Little report on: Climate change prediction:a robust or flawed process?

Still don’t have a full report on Climate change prediction:a robust or flawed process? but I do have a brief word of Lindzens tactics (being a skeptic he has “tactics”, of course, unlike the Good Guys who just tell it straight). Which were, apparently, to discuss abstruse points in great detail. The idea being to prevent any conclusion being visible to anyone without a great command of the science. So although Keith Shine was there to correct his radiative physics, the audience were just left listening to two people talking over their heads.

Or at least, thats the highly simplified summary of a part of the process. Mind you, L under questionning felt obliged to offer 0.5-2 oC for Clim Sens, which puts him (just about) within the IPCC range.

What Thorpe, Rapley or Corbyn may have said I don’t know. The entire thing was apparently not very satisfactory, presumably to no-ones great surprise.

[Update: Inel has a nice report; not too hopeful -W]

10 thoughts on “Little report on: Climate change prediction:a robust or flawed process?”

  1. Thanks, Will. I got a general update from three friends who went (all astronomers). One, who was already a sceptic, claims that after the talk she now believes even more that climate change isn’t man made. Two others, who knew little about CC, said it wasn’t very useful as most of the discussion went over their heads.


  2. Hmmm,

    I guess the next step in the “tactics” of septics will be the claim – ok, even if there is warming of 3C/cent – the plants and animals will just adapt. They did it in the past, they do it now.

    Off topic – response of Huang to my investigation of the “borehole mystery” –

    “As you could tell from the titles, the two papers you cited are based on two different databases. “Deriving century-long trends of surface temperature change from borehole temperatures” and “Late Quaternary temperature change seen in world-wide continental heat flow measurements”.

    These two databases cover different depth ranges with different depth intervals and noise levels, and therefore, allow climate reconstructions of different time scales.

    Our 500-year reconstructions are based on the global database of borehole temperatures. The amount of climate information one can retrieve from a borehole temperature profile is constrained by many factors including the depth of the borehole. Given the depth range and the noise level of this database, we focus our efforts on the past five centuries.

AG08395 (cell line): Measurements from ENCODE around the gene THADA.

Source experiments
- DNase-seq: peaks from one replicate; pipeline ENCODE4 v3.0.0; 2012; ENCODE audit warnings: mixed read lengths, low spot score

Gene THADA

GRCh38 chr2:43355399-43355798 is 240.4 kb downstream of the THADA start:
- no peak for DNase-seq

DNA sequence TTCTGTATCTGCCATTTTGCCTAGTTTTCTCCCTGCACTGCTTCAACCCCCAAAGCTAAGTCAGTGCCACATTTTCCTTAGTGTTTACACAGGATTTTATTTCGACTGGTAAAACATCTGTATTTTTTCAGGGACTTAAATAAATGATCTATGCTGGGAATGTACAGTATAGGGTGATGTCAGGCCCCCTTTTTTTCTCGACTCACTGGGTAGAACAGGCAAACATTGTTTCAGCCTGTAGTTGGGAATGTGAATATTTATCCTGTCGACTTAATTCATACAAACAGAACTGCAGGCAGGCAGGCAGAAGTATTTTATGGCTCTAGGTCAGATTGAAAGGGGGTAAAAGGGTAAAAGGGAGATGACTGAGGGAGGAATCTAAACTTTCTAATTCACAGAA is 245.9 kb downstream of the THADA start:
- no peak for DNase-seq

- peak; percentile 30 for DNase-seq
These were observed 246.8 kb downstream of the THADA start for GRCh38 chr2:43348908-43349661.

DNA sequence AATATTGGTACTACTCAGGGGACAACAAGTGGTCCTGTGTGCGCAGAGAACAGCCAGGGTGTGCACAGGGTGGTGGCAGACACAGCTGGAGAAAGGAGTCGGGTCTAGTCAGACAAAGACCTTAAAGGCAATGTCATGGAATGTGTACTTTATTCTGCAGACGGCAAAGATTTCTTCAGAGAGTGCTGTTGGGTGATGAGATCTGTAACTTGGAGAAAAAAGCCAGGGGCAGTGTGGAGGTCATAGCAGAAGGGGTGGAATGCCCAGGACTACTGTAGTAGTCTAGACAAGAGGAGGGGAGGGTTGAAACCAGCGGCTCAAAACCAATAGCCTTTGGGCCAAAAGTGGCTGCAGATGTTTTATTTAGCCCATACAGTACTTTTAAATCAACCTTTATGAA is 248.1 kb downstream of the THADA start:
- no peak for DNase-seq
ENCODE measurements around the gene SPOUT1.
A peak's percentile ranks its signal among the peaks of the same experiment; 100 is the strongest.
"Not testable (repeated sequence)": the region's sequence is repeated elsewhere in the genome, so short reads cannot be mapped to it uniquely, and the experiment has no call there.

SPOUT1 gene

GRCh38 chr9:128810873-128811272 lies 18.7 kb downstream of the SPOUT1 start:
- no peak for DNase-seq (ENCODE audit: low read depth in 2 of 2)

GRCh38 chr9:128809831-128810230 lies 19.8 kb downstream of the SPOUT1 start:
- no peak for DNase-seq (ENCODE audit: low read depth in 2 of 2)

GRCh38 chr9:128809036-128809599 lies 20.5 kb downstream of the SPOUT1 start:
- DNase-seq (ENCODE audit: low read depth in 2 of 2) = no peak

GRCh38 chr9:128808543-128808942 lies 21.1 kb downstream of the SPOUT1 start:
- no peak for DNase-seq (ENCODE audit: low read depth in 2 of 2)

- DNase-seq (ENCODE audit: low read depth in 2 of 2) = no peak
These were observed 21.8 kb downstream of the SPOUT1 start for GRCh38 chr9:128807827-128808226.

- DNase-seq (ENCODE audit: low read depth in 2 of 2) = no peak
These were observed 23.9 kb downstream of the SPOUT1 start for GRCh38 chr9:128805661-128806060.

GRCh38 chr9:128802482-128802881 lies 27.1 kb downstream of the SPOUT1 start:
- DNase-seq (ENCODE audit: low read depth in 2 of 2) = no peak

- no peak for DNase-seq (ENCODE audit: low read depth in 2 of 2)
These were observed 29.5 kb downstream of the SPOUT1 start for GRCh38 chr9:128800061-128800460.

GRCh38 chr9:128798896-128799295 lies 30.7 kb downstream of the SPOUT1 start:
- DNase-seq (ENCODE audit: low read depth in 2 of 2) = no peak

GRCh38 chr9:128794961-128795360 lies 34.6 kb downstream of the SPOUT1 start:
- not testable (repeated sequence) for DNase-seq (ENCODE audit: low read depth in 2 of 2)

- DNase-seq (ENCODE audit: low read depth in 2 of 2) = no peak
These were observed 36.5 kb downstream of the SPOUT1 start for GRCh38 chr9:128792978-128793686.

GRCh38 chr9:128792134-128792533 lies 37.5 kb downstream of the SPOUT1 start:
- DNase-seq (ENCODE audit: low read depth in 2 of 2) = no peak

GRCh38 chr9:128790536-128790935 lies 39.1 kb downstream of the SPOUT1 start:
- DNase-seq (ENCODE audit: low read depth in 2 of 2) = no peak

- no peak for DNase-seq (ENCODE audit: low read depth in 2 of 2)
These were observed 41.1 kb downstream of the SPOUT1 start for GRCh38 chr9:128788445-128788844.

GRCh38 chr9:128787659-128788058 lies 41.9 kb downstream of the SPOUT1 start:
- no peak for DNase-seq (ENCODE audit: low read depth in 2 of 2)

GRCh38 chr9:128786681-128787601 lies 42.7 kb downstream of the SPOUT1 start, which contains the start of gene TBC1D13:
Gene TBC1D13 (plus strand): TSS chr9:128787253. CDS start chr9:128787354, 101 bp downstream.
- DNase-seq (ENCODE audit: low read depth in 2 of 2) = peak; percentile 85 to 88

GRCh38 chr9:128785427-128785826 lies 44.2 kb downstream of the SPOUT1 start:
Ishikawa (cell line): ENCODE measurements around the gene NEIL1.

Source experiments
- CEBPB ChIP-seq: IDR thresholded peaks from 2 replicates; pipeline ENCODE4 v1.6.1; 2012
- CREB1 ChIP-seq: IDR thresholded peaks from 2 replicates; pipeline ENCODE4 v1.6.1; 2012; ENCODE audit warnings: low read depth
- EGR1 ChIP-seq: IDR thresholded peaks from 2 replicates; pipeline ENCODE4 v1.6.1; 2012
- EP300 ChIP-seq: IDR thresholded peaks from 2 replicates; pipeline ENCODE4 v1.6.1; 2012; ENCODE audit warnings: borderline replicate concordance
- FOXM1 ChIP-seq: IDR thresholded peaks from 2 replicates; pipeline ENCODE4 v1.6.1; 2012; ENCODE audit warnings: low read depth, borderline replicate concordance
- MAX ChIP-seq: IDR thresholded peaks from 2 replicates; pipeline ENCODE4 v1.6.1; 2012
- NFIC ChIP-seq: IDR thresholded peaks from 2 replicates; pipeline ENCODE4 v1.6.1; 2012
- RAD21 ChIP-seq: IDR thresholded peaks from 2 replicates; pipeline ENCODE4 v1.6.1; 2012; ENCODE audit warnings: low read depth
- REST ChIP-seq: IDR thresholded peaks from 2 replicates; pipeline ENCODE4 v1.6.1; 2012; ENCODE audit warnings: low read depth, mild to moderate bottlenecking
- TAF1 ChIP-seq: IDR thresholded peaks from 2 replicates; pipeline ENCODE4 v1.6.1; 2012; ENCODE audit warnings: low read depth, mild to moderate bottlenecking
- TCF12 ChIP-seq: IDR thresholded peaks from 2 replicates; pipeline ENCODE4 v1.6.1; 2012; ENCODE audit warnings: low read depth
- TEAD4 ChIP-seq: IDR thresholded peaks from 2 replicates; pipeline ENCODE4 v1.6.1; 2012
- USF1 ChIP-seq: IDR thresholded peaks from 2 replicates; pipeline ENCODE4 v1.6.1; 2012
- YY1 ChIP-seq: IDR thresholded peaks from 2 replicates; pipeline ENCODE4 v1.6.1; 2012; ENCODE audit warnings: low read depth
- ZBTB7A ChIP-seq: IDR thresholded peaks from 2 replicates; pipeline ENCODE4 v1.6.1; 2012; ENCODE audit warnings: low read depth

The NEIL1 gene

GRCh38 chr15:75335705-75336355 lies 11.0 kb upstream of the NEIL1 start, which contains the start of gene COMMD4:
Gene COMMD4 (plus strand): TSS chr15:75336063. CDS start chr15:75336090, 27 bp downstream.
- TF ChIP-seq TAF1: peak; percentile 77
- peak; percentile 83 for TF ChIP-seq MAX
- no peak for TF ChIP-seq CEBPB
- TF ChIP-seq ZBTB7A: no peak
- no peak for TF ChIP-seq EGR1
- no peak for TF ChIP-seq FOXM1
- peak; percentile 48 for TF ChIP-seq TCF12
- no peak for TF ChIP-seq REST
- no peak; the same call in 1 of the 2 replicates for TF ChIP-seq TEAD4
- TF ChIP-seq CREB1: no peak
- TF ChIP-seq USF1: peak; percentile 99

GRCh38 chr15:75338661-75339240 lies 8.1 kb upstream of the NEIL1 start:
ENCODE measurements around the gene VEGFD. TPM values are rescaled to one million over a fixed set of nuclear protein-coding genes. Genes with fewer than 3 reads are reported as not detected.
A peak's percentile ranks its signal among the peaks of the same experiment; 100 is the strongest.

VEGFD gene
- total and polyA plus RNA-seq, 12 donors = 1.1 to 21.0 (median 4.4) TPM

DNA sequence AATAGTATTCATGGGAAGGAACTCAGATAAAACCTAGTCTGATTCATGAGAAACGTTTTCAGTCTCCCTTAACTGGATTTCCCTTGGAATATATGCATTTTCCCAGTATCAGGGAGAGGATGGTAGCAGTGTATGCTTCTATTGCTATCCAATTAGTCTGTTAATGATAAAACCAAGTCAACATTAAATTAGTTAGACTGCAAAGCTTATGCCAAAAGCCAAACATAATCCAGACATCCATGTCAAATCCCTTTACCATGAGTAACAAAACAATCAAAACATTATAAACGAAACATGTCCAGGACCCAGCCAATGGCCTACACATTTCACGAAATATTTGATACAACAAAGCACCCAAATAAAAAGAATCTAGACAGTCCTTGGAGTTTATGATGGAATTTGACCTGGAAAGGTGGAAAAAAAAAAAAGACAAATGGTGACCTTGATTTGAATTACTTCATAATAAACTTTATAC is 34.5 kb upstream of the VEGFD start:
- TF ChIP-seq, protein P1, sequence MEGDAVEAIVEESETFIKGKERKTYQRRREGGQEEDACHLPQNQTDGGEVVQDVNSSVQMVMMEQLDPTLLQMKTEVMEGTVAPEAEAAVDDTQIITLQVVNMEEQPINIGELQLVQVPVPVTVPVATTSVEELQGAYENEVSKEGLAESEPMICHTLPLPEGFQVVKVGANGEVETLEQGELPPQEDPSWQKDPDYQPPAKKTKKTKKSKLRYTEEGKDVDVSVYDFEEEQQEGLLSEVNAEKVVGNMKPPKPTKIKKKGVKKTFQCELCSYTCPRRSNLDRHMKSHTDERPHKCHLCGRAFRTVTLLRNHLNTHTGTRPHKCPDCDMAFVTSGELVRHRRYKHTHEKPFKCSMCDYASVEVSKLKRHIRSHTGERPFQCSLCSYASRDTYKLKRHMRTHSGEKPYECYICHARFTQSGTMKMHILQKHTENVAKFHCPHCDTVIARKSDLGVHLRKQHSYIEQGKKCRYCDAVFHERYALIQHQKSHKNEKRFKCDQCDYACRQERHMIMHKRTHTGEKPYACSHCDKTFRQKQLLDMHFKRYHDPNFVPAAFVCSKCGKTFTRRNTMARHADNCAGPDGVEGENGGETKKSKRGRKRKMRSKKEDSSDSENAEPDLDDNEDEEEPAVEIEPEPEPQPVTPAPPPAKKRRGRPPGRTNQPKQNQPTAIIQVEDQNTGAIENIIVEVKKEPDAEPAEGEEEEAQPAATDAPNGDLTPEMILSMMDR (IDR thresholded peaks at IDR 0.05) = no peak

Our 1997 GRL reconstruction is based on a heat flow versus depth profile assembled from over 6,000 world-wide continental measurements. This composite profile extends to a depth of 2000m, and allows us to derive a late Quaternary climate history. In This reconstruction from the global heat flow database is characterized by a long temporal coverage with a lower temporal resolution.” – so why IPCC don’t use the 1997 paper…?

    [Its not just IPCC – *no-one* uses the 1997 paper any more, including Huang. I don’t think the above answer really answers the question, or really says anything at all -W]


  3. I can tell you what Lindzen said about climate sensitivity, and also how Thorpe presented, and then how Meacher summed up. My initial response is long, so I have posted it here, but that’s just the beginning …!


  4. Please say more, Inel.
    Just to cheer me up as I go on vacation (sigh).

    It can’t be worse than this that I just stepped into by accident; the self-described left is getting scary, look at the ancient references on this one.
    …. //


  5. Hi Hank,

    Enjoy your vacation. Nil desperandum! (Don’t lose hope!)

    I am still working on getting verification of the climate sensitivity numbers from scientists who were at the IoP seminar, and will write in here as soon as I get anything worth reporting.

    Lindzen’s piece was set-up to establish his personal authority and many of his points were meant to go over people’s heads, because his goal could be achieved by generating some degree of confusion and uncertainty. Here’s how. (Details are in my longer post.)

    Members of the public (mops) are often swayed:

    not by specific numbers, but by comparisons that show infinite/infinitesimal alternatives (to justify number-ignorance);
    not by certainties, but by doubts that suit their preferences (to justify, in this case, the possibility for inaction);
    not by science, but by persuasive appeals for a sensible ‘scientific’ approach (to justify adoption of beliefs as ‘scientifically based’).

    Once accepted as a trustworthy source, propaganda masquerading as advice is easy to spoon-feed. An authority figure who offers to help the poor, muddled souls understand exactly what all the climate fuss is about may be welcomed by mops with open arms/minds.

    First, a specific complexity is illustrated in detail, to justify a respectable degree of intimate knowledge with the subject, and then similar complications are listed. The pattern of covering one aspect in detail and spreading that, by analogy, to more issues, is easy to repeat. So, a particular doubt is raised and developed well, triggering deep discomfort about one particular issue, then similar concerns are listed.

    A calm (though utterly deceptive) tone, pouring scorn on scientists and trashing science itself, does the job better than a rant. Basically, it appears that all these unsettling elements overwhelm mops’ reasoning skills on many fronts: they can only respond with emotional judgements, as they have lost the plot on the rational thread … even if the scientists are following it and groaning at the inaccuracies and out-of-date references!